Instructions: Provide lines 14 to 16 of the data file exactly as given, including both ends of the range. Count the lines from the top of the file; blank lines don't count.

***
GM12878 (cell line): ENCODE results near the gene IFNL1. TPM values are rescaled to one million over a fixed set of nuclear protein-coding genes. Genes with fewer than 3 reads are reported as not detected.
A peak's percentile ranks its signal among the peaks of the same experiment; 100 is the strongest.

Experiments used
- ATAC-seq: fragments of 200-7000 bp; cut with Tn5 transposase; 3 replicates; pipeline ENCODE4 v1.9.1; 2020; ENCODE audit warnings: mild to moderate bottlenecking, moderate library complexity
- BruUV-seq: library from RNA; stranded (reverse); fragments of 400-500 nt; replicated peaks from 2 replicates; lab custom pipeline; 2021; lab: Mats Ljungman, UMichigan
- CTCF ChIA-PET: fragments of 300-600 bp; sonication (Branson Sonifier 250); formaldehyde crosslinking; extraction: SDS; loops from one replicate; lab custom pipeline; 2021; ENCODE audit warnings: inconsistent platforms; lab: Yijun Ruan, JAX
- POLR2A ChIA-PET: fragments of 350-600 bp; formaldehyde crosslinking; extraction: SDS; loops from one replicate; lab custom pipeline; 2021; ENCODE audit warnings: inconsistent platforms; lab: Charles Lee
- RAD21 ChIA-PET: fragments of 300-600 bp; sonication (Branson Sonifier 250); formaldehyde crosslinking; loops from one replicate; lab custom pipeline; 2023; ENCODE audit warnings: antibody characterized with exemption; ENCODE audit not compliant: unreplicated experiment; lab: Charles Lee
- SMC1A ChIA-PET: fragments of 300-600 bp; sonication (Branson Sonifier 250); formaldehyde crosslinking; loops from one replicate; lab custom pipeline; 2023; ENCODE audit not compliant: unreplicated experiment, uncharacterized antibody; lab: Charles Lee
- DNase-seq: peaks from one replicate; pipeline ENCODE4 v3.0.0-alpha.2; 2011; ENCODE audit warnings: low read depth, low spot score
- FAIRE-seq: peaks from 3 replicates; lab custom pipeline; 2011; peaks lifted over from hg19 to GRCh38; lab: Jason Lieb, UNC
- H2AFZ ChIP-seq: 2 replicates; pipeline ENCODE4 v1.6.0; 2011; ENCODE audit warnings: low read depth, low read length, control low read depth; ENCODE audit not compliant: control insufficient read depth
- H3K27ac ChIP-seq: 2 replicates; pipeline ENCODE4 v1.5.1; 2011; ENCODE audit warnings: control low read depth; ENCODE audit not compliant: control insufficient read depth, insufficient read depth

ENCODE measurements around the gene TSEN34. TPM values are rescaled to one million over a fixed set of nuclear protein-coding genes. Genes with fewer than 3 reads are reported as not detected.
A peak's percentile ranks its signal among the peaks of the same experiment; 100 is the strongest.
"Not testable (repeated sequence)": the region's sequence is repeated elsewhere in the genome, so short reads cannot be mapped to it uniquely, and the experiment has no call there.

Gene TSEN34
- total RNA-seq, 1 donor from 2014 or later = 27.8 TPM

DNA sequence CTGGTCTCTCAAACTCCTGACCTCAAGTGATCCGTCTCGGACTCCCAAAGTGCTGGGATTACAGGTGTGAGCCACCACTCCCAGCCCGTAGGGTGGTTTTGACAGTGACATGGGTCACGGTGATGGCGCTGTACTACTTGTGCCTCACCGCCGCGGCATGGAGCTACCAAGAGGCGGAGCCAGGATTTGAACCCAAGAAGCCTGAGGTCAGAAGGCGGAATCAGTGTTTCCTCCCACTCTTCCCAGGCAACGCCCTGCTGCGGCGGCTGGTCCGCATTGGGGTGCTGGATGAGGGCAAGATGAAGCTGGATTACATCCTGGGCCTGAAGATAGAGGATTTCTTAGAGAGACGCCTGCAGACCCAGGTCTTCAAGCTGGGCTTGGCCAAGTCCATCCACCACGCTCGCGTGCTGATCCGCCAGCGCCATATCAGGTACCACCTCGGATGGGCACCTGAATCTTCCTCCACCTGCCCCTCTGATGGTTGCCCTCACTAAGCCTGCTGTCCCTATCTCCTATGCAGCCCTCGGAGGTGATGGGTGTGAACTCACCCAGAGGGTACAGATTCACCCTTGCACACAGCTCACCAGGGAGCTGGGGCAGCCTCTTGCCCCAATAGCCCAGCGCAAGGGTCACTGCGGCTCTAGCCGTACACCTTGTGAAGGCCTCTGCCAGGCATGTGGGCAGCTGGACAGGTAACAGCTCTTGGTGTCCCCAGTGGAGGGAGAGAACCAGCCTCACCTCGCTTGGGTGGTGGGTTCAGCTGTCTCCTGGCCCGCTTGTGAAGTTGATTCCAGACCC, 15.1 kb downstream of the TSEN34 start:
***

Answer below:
ENCODE measurements around the gene TSEN34. TPM values are rescaled to one million over a fixed set of nuclear protein-coding genes. Genes with fewer than 3 reads are reported as not detected.
A peak's percentile ranks its signal among the peaks of the same experiment; 100 is the strongest.
"Not testable (repeated sequence)": the region's sequence is repeated elsewhere in the genome, so short reads cannot be mapped to it uniquely, and the experiment has no call there.